My nick name is Shamrock 1956. Shamrock because of my love for Ireland, where I have been backpacking several times; 1956 is my year of birth.
As a child and teenager I played harmonica in the sixties and seventies.
On some way or another I lost my interest in this instrument in my teens.
Well, once you get to secondary and high school your life changes quite a bit.
After high school I got drafted for the military. Later on I started my first job, and so on.
The harmonica has never really surfaced again in my mind. I the meantime, I’d have already experimented with a keyboard in the eighties; then an acoustic (Ibanez) and an electric guitar (Fender Stratocaster) in the nineties. Anyway, all instruments disappeared from my life, little by little.

In 2014, my wife bought a harmonica in a second hand shop, it was a Hohner Echo in fair condition. My wife did not know I could play harmonica, but she bought the instrument because it was a beautiful shiny thing .
The instrument ended up in a drawer in the living room cabinet.

In early 2015 our granddaughter Vienna (18 months old at that moment) stayed with us for the weekend and on a Saturday evening Vienna found the instrument and came running to me in the kitchen. Vienna pushed the harmonica in my hand and looked at me as if she wanted to say “Now play it, old man.” I played the instrument and, to my surprise, I could still remember the tunes I used to play, way back in the sixties and seventies and played them well. Ria (my wife), Vienna and I had a great evening. Vienna took me back to the harmonica, at the age of 59, after about 43 years. Now I play and collect of harmonicas, preferably of the Hohner brand. I mainly play diatonic and I would like to learn more about playing blues harmonica. I`m heading retirement on December 5th 2021 and I would like to spend a lot of time on playing blues harmonica :wink:


Hey there,
It’s so seldom that I meet anyone with my name, I thought to write you and your granddaughter. Hello to your Vienna!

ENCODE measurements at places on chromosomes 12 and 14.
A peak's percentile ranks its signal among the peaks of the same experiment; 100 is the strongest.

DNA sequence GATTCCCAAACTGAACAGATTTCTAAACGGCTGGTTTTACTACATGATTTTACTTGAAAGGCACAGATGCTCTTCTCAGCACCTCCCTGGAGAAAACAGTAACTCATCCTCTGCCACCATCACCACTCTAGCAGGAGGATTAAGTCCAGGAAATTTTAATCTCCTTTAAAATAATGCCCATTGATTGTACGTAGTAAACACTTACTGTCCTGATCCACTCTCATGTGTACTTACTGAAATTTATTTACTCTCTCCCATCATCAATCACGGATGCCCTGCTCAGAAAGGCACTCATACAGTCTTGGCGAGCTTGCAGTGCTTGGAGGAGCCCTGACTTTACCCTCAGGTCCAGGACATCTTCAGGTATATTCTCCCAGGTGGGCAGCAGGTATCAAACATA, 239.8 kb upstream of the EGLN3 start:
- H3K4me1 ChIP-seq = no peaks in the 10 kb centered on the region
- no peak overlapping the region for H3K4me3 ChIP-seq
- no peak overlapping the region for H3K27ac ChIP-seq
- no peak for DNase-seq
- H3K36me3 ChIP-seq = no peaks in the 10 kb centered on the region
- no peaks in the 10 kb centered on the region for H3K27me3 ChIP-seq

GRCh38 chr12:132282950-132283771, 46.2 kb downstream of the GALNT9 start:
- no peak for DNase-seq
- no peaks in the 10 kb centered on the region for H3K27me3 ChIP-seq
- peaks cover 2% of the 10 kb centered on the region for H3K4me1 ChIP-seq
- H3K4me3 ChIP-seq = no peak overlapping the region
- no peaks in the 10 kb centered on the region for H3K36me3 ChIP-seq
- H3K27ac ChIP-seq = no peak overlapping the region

And Happy Harmonica-ing.


Hello and thanks for your reaction, Vienna.
My Vienna is almost 8 years old now and tries to play harmonica
On this picture she is about 3 years old :wink:

Greetings from the Netherlands


And here’s me next to the sign of one of the 9 towns in the US named Vienna. This one was in Maryland. We stopped by during our tour of the places where Harriet Tubman the famous Underground Railroad Conductor and Freedom Fighter against slavery was born and raised.

Cheers to you and Vienna!


Hi all! My name is Eddie. Just signed up for Beginner to Boss. I’m to to Harmonica. I actually bought a bunch of different c harmonicas. I’ve settled on the Hohner Rocket Progressive. The close second is the Hohner Crossover. I’m hoping this course will get me jamming on the harp!


Bonjour je m’appelle Claude et j’ai 69 ans, j’habite un petit village situé en France. J’essaie de jouer de l’harmonica depuis 4 années, je n’ai aucune culture musicale, aucune connaissance dans le solfège et je suis nul en rythme…je pars avec beaucoup de handicaps et je progresse difficilement. J’arrive à isoler les altérations mais je suis incapable de les intégrer aux autres notes d’une mélodie.
Je suis heureux de rejoindre votre communauté et vous remercie pour Tout votre travail et tous vos excellents conseils.
Très harmonicalement.
Clause BON

1 Like


My name is Todd and I live in Ventura, California. I just started playing the harmonica seriously about 5 months. I am currently taking Beginner to Boss with Luke. I am really enjoying it. I really love the Blues.

I am playing an EastTop in C, have a Fender Blues De Ville in A, and a Horner Crossover Harp in G.

Great to be playing the harmonica and being part of this community.

Take Care,


Bienvenue sur le forum, @Claude_BON ! :sunglasses:

Malheureusement je ne parle pas français (seulement anglais et allemand). J’utilise Google Translate pour ce message. :stuck_out_tongue_closed_eyes:

Je suppose que vous pouvez lire l’anglais?

Meilleures salutations.

– Slim

Hello, Everyone!
My name is Tom Kiker (grampatom42]. I live in Red Oak, TX, near Dallas, and am basically a beginner harmonica player, learning from YouTube videos but have recently met a harmonica player who plays with the worship team of my church who also plays professionally and has been giving me some instruction.

1 Like